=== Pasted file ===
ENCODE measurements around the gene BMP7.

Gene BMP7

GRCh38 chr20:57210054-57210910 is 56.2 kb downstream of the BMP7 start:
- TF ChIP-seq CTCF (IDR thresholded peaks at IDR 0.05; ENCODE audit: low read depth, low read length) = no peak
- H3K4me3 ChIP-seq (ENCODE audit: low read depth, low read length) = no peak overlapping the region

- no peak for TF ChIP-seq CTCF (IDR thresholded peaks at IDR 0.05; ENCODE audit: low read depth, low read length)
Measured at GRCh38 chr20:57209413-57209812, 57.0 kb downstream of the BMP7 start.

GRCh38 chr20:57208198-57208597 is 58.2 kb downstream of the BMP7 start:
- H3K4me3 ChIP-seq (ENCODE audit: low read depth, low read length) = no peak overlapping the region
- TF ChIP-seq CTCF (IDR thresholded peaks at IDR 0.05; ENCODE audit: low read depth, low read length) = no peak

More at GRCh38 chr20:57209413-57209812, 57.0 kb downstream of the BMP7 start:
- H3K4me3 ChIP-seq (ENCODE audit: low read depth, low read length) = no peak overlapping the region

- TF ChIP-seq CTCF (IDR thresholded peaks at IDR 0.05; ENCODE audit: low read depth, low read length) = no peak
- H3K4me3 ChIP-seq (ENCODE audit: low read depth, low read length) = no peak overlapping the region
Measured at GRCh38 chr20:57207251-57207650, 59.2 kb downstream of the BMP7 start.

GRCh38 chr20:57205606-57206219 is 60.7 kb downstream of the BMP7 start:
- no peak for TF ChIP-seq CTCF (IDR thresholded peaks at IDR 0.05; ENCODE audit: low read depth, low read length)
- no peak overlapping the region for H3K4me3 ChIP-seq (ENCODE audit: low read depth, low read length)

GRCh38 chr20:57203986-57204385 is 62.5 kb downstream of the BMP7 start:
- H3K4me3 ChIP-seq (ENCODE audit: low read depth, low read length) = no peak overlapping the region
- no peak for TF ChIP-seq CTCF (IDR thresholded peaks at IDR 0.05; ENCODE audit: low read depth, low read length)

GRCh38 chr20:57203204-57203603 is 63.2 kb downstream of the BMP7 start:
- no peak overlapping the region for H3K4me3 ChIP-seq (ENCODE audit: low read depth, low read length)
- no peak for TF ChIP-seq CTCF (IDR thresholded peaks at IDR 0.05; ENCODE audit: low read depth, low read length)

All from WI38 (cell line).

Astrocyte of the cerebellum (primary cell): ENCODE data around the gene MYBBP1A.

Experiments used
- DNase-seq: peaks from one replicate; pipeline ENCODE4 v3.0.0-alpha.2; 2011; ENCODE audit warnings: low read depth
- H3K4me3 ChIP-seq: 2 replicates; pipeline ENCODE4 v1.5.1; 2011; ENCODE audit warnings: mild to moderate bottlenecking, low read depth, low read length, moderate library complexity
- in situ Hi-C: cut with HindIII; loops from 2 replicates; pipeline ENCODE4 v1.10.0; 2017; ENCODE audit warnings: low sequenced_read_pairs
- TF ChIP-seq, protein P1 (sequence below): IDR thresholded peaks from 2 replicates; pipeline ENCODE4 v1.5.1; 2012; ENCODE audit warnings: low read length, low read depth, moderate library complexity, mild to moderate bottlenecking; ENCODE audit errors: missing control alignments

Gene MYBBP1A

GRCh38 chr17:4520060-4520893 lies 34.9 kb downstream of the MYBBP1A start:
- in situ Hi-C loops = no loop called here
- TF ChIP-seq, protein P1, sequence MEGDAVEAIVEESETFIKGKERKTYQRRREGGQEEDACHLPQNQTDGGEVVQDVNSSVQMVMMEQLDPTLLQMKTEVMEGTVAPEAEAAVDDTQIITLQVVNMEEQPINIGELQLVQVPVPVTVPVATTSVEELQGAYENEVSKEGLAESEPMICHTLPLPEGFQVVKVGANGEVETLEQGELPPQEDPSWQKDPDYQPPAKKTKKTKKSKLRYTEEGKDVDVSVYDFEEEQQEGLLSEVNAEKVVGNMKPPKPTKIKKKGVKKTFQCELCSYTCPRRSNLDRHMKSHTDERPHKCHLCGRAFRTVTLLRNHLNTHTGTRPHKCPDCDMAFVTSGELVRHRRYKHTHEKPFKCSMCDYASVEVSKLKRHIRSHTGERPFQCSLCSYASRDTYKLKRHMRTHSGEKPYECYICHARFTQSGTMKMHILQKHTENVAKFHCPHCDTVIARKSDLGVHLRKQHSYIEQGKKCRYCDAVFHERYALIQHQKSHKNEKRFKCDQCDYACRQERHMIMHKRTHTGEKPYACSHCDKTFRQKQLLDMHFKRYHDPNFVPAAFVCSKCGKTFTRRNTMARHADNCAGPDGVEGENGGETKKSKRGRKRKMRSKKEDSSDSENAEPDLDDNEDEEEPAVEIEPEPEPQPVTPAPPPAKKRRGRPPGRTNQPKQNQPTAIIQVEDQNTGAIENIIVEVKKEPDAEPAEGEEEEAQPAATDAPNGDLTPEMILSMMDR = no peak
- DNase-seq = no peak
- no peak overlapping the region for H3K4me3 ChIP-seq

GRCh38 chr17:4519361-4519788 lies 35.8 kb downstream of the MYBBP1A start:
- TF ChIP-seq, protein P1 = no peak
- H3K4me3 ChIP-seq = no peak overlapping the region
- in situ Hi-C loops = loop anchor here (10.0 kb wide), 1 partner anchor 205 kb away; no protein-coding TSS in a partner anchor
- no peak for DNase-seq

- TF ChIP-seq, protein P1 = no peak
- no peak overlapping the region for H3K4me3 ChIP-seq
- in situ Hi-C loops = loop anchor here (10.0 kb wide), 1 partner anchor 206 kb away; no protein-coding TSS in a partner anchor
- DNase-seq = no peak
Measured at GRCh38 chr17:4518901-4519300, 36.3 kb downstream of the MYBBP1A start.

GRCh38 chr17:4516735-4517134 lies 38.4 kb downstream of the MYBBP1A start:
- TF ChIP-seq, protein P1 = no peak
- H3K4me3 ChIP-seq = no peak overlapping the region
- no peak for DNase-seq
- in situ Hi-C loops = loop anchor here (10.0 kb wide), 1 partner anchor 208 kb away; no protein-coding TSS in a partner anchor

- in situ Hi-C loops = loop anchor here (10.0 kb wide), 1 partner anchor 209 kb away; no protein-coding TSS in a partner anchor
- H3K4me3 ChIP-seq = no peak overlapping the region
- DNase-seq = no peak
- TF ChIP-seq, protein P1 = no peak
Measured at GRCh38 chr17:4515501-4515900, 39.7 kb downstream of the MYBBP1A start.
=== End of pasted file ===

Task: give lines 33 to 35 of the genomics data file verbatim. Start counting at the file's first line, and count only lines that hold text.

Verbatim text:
GRCh38 chr17:4520060-4520893 lies 34.9 kb downstream of the MYBBP1A start:
- in situ Hi-C loops = no loop called here
- TF ChIP-seq, protein P1, sequence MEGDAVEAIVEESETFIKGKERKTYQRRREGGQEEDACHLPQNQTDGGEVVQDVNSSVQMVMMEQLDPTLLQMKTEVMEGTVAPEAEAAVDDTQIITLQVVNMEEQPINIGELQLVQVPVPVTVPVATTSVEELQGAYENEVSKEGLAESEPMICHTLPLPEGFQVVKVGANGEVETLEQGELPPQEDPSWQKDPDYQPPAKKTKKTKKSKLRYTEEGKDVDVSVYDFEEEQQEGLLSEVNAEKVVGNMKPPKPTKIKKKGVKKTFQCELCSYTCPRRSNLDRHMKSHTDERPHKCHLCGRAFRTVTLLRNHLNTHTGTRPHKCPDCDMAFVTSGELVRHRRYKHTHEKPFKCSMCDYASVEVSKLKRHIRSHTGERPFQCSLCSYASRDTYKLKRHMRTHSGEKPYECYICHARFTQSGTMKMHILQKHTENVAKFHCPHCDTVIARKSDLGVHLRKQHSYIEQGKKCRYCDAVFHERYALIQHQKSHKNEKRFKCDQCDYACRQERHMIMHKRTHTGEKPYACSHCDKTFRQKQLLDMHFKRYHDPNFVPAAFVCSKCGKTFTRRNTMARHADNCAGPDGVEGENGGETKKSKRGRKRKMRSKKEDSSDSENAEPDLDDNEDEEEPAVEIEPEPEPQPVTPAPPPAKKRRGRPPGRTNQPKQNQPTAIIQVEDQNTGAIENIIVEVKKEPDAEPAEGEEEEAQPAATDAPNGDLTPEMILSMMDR = no peak